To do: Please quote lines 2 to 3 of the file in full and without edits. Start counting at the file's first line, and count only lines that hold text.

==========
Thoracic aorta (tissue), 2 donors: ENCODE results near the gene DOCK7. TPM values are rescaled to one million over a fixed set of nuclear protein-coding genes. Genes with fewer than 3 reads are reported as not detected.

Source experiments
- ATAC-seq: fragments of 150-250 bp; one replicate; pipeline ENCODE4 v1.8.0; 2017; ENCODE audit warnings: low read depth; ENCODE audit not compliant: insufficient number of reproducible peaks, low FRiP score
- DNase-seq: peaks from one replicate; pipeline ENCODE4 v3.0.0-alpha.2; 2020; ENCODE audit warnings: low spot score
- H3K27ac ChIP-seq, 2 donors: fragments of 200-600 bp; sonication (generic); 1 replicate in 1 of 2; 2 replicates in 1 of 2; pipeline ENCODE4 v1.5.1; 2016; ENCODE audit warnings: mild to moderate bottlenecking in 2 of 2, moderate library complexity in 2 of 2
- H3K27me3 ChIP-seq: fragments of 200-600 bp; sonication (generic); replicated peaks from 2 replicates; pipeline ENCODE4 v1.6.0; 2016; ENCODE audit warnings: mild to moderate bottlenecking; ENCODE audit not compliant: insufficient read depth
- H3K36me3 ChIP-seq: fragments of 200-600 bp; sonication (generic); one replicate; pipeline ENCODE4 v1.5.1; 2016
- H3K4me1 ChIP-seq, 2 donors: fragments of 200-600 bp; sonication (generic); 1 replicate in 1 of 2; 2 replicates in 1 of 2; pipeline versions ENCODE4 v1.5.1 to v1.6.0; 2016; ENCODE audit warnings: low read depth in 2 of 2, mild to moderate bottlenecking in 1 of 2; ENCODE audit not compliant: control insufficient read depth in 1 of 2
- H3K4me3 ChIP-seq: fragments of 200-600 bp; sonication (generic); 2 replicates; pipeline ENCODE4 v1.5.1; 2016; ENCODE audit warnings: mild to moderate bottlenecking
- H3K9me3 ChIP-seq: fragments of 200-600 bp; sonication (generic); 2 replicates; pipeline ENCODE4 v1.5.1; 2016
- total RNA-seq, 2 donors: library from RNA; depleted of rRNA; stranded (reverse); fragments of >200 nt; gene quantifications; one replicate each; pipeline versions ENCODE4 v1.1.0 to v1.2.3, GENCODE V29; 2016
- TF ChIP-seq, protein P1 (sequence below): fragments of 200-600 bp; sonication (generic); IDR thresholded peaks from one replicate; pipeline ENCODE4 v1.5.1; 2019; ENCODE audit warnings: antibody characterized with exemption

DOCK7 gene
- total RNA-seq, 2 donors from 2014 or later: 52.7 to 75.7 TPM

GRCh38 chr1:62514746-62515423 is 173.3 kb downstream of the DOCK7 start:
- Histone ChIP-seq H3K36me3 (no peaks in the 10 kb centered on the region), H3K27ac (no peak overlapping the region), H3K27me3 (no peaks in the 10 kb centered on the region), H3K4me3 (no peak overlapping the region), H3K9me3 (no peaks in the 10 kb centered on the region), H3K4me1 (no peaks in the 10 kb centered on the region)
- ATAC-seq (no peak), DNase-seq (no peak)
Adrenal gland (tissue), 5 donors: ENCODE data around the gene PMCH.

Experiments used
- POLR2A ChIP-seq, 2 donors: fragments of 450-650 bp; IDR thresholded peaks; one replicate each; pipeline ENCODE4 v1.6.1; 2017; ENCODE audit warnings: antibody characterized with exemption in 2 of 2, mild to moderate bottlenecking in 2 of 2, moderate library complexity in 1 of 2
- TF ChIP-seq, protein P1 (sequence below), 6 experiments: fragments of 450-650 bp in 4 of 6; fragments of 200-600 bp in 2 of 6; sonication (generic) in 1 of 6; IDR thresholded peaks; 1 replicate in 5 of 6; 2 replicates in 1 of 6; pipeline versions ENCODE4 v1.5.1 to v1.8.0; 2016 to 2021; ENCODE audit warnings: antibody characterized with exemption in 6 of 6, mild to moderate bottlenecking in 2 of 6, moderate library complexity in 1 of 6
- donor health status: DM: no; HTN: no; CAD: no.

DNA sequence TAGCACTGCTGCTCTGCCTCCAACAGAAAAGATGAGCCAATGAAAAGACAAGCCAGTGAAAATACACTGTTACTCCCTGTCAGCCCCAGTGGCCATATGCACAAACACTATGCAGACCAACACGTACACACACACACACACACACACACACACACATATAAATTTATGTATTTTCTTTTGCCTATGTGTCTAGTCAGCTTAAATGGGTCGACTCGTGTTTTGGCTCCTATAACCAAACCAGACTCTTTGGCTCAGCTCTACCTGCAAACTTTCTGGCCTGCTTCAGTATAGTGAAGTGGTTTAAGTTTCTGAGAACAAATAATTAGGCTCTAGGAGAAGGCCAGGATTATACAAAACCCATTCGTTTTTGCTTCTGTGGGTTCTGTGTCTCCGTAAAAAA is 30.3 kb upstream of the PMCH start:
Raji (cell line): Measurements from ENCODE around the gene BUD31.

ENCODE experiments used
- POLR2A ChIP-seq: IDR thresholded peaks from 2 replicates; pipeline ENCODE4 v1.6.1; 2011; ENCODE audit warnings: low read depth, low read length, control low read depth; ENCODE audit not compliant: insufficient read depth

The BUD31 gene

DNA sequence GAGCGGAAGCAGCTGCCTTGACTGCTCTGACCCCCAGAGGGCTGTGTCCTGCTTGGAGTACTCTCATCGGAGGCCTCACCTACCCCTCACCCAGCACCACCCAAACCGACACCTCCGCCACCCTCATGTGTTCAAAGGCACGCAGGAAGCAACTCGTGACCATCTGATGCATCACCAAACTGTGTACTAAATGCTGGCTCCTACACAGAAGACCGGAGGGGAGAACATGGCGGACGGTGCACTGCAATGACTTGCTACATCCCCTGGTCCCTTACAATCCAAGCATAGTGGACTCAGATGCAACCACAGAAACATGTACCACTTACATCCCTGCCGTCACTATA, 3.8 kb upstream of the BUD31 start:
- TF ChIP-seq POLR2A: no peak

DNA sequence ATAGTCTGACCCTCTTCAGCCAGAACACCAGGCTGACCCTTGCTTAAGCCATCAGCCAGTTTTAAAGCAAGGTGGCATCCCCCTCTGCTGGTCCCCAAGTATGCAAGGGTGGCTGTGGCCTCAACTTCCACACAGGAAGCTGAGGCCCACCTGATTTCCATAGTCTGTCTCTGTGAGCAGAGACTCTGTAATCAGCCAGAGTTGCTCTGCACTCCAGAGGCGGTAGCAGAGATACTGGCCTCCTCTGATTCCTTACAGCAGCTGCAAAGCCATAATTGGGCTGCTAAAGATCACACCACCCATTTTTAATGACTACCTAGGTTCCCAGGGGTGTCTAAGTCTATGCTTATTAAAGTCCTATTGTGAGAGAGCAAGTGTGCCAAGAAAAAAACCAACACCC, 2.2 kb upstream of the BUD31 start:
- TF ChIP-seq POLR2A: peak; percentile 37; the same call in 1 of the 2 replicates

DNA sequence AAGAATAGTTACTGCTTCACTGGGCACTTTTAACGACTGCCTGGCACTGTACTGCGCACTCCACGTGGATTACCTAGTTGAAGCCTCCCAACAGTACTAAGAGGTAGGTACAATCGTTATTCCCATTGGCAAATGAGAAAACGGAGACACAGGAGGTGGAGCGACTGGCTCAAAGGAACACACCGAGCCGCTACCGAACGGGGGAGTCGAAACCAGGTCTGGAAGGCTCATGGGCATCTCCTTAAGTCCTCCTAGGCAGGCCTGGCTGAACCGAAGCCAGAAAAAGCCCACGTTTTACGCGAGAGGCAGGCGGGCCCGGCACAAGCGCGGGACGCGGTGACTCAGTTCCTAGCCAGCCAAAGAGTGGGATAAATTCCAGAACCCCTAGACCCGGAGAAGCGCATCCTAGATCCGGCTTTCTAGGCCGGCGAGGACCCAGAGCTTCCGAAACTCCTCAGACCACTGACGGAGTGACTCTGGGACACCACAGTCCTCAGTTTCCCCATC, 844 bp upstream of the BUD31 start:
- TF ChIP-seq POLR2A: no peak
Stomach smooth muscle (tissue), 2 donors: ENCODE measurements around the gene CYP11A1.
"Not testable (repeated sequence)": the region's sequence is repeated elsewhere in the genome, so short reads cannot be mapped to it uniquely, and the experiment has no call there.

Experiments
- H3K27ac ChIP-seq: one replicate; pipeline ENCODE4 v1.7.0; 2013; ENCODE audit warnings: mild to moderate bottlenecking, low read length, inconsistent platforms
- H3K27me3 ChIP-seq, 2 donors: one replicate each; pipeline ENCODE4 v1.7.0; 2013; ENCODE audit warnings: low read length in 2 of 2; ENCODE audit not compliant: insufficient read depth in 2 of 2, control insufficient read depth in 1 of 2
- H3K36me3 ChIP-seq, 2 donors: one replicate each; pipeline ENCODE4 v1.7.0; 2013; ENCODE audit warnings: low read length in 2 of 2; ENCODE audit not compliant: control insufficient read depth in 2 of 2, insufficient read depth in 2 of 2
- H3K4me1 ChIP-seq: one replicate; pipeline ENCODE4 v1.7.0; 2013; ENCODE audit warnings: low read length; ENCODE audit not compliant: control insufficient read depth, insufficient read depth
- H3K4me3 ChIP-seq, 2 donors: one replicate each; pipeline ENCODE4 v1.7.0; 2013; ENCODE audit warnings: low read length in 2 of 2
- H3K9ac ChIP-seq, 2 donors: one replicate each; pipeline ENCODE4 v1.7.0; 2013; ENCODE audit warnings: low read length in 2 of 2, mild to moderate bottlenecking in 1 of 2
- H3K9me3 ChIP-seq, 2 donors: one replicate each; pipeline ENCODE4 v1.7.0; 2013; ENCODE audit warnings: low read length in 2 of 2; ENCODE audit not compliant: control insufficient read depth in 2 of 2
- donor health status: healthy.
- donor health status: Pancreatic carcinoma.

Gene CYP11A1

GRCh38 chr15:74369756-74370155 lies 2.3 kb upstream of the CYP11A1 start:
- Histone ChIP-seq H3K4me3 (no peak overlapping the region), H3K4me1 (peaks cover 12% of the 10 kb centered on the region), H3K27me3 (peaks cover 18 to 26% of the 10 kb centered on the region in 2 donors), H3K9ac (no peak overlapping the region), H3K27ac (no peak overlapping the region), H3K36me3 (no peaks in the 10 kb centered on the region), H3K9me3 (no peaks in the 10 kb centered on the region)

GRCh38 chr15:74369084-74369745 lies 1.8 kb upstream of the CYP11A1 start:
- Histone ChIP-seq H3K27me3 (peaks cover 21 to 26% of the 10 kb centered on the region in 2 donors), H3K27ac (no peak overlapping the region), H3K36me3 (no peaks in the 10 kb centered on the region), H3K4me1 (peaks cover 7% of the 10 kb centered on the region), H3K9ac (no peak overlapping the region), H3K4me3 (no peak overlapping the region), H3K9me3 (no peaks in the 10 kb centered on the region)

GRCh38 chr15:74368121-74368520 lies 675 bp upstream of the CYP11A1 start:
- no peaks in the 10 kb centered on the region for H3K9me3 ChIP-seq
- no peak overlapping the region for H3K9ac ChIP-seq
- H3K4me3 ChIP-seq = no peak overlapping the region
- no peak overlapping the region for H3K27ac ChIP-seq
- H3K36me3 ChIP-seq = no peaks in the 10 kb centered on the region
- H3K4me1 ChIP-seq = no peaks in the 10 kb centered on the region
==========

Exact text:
Source experiments
- ATAC-seq: fragments of 150-250 bp; one replicate; pipeline ENCODE4 v1.8.0; 2017; ENCODE audit warnings: low read depth; ENCODE audit not compliant: insufficient number of reproducible peaks, low FRiP score